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Perhaps the only parallels these men had in the '80s were each other. None has ever been accused of spending too much time in the weight room. All three live in California. None is in the honored guests club at the Hazelden drug clinic. None has been suspended.
All three are decent guys. Magic works all summer on a benefit game to raise money—nearly $3 million to date—for the United Negro College Fund. Gretzky refused to do any promotional gigs in conjunction with his alltime point record unless it included a profit split with Gordie Howe; his share was then handed over to charity. In 1987 and 1988, every touchdown pass Montana threw meant a donation to the Crippled Childrens Society of Santa Clara County. The society came out well—Montana threw 49 TDs in those two seasons.
Still, there are basic differences. Magic and Gretzky are perennially all-interview, whereas Montana gets the hives before the microphone. Maybe it's because Montana has been divorced twice and remarried twice and cares not to entertain discussions on same. Montana and Gretzky did the thing living sports legends are supposed to do—marry sex symbols. Montana married the Schick Sheriff from his commercial, Jennifer Wallace, which seemed to be a pretty good match. After all, who had more close shaves in the '80s than Joe Miracle? Together they have two girls and a boy. Gretzky married Janet Jones, the movie star with the body, in a cozy little wedding attended by 2,000 of their closest friends, press, live newscasters and fire departments. They have a girl, Paulina. Magic is the father of one, but he has vowed to stay single until his career is over "and then have lots of kids, maybe six or eight," he says. "Maybe even adopt a few." (Sorry, you must be a kid to enter.)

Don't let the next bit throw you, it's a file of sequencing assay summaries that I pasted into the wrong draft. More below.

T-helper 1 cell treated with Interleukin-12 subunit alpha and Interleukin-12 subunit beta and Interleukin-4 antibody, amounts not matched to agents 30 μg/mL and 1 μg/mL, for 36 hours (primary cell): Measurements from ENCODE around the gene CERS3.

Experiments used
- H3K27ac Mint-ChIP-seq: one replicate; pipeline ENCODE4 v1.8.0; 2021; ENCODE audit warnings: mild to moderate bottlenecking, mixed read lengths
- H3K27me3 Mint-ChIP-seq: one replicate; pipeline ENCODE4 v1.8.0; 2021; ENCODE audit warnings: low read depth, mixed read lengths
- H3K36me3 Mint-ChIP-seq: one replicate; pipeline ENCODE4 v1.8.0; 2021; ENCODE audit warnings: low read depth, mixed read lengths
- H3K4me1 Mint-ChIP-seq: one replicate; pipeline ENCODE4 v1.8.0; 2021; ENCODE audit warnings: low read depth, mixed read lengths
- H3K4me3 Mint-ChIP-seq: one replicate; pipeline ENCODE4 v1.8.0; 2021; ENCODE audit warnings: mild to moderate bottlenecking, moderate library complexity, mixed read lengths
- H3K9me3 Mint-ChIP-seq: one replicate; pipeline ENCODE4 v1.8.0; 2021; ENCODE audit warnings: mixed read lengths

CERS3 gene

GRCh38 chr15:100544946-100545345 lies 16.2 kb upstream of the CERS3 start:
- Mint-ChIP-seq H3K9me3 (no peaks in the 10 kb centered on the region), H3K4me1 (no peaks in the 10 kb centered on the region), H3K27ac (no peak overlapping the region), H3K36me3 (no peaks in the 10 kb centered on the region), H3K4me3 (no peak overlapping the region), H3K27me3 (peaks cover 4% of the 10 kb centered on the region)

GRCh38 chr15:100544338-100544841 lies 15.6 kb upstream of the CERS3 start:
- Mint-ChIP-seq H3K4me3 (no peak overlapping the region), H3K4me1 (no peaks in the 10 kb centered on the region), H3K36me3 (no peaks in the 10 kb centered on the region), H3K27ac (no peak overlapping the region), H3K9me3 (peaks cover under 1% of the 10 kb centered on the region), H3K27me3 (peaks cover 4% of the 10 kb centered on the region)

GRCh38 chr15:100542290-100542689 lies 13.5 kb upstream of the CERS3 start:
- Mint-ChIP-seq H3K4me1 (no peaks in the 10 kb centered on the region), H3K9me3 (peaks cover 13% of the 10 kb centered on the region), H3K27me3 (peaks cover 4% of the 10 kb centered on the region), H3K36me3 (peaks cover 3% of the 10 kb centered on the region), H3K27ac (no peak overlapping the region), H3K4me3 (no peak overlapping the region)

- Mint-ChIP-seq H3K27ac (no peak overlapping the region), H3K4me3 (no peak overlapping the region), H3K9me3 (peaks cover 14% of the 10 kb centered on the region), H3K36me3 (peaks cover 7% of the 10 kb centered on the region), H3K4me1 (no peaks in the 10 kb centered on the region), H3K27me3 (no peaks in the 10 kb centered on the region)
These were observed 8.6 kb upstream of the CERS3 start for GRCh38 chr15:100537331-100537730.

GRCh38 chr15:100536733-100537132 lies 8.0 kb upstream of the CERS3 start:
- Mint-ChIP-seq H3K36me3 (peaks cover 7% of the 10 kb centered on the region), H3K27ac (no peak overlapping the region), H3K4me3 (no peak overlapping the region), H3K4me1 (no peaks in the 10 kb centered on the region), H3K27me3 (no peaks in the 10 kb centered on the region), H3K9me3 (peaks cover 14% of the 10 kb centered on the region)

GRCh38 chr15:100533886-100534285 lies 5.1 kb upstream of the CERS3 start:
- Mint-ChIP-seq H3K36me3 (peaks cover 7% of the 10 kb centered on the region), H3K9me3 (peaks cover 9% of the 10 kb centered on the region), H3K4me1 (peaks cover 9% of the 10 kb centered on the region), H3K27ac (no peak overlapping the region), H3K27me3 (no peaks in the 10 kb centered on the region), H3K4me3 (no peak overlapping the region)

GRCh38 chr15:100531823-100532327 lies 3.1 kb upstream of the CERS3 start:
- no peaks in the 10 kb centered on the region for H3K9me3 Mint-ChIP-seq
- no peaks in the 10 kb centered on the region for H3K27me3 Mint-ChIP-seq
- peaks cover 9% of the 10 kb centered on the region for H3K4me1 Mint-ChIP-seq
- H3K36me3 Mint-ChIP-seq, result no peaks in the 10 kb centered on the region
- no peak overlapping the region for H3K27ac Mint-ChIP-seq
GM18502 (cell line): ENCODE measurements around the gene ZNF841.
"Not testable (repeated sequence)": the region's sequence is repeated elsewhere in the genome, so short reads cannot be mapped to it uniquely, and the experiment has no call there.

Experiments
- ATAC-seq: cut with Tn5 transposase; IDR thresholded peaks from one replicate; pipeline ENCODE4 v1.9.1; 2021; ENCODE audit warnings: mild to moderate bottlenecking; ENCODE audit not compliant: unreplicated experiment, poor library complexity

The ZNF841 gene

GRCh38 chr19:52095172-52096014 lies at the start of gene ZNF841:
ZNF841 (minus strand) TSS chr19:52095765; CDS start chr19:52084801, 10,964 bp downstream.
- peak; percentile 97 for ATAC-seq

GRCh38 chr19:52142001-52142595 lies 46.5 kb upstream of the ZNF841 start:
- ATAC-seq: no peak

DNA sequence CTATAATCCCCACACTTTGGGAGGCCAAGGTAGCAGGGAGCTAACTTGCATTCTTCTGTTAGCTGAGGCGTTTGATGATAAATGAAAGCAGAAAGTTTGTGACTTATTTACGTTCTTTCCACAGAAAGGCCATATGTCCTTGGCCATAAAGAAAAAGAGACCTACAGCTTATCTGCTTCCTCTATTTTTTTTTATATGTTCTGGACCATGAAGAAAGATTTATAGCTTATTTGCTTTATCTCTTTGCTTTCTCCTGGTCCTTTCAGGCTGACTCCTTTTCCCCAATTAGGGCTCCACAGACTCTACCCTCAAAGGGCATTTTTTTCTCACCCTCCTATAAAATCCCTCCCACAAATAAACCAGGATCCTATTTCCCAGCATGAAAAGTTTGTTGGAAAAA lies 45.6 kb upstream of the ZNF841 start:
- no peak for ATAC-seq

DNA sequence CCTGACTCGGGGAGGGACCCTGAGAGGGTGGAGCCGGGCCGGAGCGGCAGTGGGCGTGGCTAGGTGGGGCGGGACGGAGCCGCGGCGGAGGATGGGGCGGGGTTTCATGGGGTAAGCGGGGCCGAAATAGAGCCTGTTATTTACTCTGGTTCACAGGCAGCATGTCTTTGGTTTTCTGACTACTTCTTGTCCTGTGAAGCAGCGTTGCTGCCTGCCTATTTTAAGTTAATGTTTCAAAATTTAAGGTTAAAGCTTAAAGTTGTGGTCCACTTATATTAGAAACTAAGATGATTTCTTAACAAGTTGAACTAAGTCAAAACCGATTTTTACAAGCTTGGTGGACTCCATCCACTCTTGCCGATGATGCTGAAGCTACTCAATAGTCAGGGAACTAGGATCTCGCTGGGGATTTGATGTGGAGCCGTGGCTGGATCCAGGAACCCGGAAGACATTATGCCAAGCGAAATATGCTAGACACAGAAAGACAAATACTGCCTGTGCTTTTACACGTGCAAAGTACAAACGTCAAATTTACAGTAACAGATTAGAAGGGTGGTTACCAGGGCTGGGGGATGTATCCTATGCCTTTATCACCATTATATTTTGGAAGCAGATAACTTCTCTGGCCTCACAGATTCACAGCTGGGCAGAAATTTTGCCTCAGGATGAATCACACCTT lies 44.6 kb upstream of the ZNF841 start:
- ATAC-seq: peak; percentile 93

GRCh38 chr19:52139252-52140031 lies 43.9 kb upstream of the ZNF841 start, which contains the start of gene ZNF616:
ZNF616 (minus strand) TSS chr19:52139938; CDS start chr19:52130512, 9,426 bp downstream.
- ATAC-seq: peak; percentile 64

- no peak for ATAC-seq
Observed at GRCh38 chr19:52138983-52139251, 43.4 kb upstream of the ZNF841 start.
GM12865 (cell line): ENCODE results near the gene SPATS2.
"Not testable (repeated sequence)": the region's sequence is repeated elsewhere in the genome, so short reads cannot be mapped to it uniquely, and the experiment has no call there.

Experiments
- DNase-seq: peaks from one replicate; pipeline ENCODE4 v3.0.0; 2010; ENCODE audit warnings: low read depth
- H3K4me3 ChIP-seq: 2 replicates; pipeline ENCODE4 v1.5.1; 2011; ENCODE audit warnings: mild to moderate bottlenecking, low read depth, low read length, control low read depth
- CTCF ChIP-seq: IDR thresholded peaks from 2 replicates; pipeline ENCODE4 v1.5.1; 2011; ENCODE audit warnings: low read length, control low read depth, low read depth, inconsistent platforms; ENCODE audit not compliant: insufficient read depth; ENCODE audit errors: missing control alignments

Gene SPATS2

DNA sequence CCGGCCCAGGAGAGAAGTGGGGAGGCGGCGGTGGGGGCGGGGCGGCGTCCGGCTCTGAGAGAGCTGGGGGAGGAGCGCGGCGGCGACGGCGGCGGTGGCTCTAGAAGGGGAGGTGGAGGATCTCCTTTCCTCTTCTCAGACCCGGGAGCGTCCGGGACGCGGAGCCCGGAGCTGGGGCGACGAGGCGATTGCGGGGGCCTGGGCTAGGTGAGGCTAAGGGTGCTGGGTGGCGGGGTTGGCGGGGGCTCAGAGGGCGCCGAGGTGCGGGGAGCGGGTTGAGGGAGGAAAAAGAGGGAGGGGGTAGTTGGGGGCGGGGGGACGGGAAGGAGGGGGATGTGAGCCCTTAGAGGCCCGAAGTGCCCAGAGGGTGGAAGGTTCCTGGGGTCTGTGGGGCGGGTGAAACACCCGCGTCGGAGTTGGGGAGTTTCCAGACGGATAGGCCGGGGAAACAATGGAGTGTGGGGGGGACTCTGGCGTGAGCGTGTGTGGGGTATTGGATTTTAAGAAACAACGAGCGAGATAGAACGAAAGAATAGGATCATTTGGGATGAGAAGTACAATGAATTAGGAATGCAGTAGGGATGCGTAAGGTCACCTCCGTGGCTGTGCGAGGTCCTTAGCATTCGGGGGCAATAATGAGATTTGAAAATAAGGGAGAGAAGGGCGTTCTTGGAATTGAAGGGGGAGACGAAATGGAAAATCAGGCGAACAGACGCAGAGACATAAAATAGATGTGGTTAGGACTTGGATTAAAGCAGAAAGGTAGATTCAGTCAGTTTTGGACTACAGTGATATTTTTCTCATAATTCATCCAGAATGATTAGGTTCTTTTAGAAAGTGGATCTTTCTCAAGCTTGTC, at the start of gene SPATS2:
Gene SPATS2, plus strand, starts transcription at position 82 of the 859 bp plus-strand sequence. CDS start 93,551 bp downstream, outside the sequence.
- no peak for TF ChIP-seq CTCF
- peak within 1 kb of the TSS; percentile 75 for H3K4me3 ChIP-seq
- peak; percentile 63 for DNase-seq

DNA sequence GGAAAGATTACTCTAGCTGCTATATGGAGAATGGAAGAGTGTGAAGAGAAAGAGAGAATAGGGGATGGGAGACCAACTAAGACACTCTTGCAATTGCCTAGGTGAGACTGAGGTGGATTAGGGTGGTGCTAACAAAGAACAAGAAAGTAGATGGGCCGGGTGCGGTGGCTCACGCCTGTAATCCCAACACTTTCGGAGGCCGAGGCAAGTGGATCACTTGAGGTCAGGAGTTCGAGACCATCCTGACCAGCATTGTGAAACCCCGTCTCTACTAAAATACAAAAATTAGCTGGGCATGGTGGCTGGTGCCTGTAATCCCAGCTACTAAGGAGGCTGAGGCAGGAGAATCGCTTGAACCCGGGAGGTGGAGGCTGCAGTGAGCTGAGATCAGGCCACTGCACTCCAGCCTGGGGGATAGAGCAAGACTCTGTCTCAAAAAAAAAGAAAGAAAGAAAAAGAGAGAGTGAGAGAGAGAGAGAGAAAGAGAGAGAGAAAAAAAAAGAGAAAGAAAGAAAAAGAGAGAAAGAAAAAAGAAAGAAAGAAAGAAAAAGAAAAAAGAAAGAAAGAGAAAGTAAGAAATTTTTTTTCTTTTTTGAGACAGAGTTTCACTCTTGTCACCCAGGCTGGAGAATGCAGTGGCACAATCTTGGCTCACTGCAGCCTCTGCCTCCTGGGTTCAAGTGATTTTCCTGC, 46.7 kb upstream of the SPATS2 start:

All three seem to just get better with age. Magic at 30 is as good as Magic at 20. Against Denver in November, he had 24 assists, his NBA best. He even looks younger. He shaved off his trademark goatee—the one that bordered that 64-tooth smile—and now looks 25. Gretzky, a mere 28, is—yawn—leading the league in points. Montana, 33, has reached a proficiency even he didn't know he had. This year his passing rating is far and away the league's best and his career best (he's first in NFL history in the category). If he keeps orbiting along at this level he will set an NFL record for a one-season rating.
Who knows what keeps them going? Somehow they keep convincing themselves, year after year, that there is something left to prove. These days, maybe Magic figures he must show he can win without Kareem, Gretzky without the Oilers, Montana without Walsh.
It could be we might meet them here again in 1999. Gretzky says he will play at least six more years. Montana says he's good for at least three. Magic says he wants to finish the four years he's got left on his contract and then really get to work. He is getting to be a freak about business, sitting in with his agent now on all business deals. He has his own T-shirt company, his own Nintendo game and his own line of clothes, plus a hefty deal with Converse shoes. He's leaving his 8,000-square-foot house for a 13,000-square-foot house. "The old one wasn't big enough," he says with a straight face.
But what he really wants is his own NBA franchise. "I don't want to be a businessman," Magic says. "I want to be the best businessman."
Boy. some people never change.